After Premadasa’s assassination, in May 1993, D B Wijetunge who succeeded brought Hameed back as Minister of Foreign Affairs. He had also become Chairman of the UNP after Ranjan Wijeratne’s assassination, and was by far the most senior member of the Cabinet, the only other person apart from the President who had been a Cabinet Minister since July 1977 being Wijepala Mendis. Ranil Wickremesinghe, whom D B made his Prime Minister after Sirisena Cooray refused the post, had initially been Hameed’s Deputy at Foreign Affairs in 1977.
Second stint as Foreign Minister
But this second stint as Foreign Minister was Hameed’s swansong. Wijetunge had a parliamentary Election in August 1994 and lost. Ranil Wickremesinghe who had been his Prime Minister lost the leadership of the UNP parliamentary group to Gamini Dissanayake, who had come back to the party before the election. I suspect that would have disappointed Hameed who had remained with the UNP as Ranil had when Gamini left the party at the time of the impeachment. But then, Gamini too was assassinated, and Hameed might have thought his influence in the party would be restored. However, this was to reckon without Ranil Wickremesinghe’s personal predilections.
Ranil turned him down
Hameed had worried about the fact that a separate Muslim party had emerged under Ashraff, putting in jeopardy what had seemed relatively solid support for the UNP from that community. In 1989, Premadasa had reached an agreement of sorts with Ashraff who had been delighted to win four seats in the General Election, three in constituencies and one through the National List. By 1994 when Ashraff, having been treated with contumely by Wijetunge, supported Chandrika Kumaratunga and the People’s Alliance, he won seven seats which provided Chandrika with a majority in Parliament. There were a couple of National List vacancies since the suicide bomb that killed Gamini Dissanayake had taken several other lives and Hameed told Ranil to appoint a Muslim from the Amparai District to try to stem the rising support for the SLMC. But Ranil turned him down, and instead added insult to injury by nominating instead to Parliament a youngster called Dinesh Dodangoda.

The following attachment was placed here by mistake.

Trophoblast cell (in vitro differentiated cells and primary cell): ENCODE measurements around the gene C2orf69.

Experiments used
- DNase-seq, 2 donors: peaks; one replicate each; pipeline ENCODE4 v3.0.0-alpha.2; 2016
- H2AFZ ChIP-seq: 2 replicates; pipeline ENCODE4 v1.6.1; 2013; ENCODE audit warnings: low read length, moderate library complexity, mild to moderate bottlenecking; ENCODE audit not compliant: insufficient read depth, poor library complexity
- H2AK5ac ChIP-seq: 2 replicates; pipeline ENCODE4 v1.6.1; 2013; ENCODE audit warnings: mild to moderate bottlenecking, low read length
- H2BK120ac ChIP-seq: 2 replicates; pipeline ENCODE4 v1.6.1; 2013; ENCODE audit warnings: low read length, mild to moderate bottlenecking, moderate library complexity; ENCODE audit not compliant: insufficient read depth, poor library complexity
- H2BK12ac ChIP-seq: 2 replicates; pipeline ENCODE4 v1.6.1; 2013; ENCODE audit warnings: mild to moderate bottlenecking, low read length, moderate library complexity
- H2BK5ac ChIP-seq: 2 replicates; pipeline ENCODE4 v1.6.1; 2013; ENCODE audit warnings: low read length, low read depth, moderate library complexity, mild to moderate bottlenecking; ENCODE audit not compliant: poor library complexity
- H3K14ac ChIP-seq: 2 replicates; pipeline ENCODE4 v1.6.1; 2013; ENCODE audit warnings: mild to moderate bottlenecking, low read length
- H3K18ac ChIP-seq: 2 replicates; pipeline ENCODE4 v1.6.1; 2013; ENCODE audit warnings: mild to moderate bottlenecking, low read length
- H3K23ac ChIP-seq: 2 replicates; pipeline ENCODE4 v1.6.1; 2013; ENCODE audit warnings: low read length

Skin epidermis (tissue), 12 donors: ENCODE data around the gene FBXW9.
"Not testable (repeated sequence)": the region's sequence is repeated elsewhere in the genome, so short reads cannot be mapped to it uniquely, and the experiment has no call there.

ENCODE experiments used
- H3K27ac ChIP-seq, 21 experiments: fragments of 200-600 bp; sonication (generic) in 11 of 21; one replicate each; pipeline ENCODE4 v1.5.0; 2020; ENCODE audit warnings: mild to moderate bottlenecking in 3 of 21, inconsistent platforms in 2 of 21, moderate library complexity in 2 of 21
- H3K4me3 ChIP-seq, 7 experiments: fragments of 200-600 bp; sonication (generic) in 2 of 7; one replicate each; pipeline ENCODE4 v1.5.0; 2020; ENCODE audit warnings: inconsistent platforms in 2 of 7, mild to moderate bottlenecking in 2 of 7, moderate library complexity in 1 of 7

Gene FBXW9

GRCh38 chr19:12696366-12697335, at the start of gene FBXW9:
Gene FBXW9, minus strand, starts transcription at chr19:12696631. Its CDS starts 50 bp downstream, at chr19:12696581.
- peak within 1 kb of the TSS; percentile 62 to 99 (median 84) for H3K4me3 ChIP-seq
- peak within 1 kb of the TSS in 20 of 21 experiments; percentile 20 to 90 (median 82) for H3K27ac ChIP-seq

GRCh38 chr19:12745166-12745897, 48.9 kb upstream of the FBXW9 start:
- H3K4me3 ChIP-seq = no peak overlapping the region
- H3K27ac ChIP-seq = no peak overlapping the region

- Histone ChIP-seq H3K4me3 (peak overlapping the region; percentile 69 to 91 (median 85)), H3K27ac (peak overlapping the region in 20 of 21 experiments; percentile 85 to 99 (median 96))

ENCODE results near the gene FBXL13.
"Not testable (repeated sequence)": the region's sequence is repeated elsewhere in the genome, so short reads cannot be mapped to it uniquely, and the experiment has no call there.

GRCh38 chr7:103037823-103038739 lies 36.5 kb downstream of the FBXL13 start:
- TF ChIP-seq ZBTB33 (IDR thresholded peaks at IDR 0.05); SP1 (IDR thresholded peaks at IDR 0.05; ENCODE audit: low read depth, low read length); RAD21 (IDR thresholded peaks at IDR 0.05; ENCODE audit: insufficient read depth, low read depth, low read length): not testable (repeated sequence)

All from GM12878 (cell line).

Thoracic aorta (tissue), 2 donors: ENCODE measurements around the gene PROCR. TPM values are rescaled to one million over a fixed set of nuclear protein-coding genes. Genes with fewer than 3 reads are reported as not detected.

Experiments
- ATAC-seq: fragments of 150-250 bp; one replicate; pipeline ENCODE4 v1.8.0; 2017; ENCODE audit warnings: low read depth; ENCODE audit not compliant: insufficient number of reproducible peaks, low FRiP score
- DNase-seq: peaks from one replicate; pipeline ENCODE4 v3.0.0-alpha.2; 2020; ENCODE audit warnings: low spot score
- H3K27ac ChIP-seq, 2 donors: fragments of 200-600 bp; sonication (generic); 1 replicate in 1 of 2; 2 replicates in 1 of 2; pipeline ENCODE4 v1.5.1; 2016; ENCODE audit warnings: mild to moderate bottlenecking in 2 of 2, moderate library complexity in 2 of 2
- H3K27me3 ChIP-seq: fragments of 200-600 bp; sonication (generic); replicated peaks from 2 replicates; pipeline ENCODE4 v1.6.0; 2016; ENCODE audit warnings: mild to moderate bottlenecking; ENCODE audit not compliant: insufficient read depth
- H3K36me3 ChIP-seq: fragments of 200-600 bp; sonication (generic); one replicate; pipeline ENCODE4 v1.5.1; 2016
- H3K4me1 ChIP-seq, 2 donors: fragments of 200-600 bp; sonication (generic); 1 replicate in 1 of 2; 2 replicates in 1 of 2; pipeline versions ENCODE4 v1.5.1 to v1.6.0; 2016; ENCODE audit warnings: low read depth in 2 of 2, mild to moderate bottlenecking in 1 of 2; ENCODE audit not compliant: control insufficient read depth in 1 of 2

There was no rationale for this, and no one took seriously Ranil’s claim that he brought in the boy because he wanted to show the UNP’s commitment to the new generation. It was a personal choice, and there were grave suspicions about the nature of their friendship, a journalist indeed telling me once that Dodangoda had blackmailed Ranil about going public about that if he was not put into Parliament. That may have been farfetched, but the journalist claimed to have, or to have heard, a recording of the conversation.
Hameed was bitterly disappointed and resigned from the position of Party Chairman. He was replaced by Karu Jayasuriya, who had returned that year after having served as Ambassador in Germany. Karu went on to be Mayor of Colombo and was so successful that Ranil pulled him out to contest the next Provincial Council Election, and then he was in Parliament though given a ridiculous Ministry when the UNP won the 2001 General Election. That, as Ilika Karunaratne by now devoted to Ranil claimed, was because he could not be trusted.
Hamid was dead by then. Little was heard of him after he gave up the Chairmanship, which Ranil generally filled later with close personal friends, such as Charitha Ratwatte and Malik Samarawickrema, Kabir Hashim being an exception – and now the subservient Vajira Abeywardena.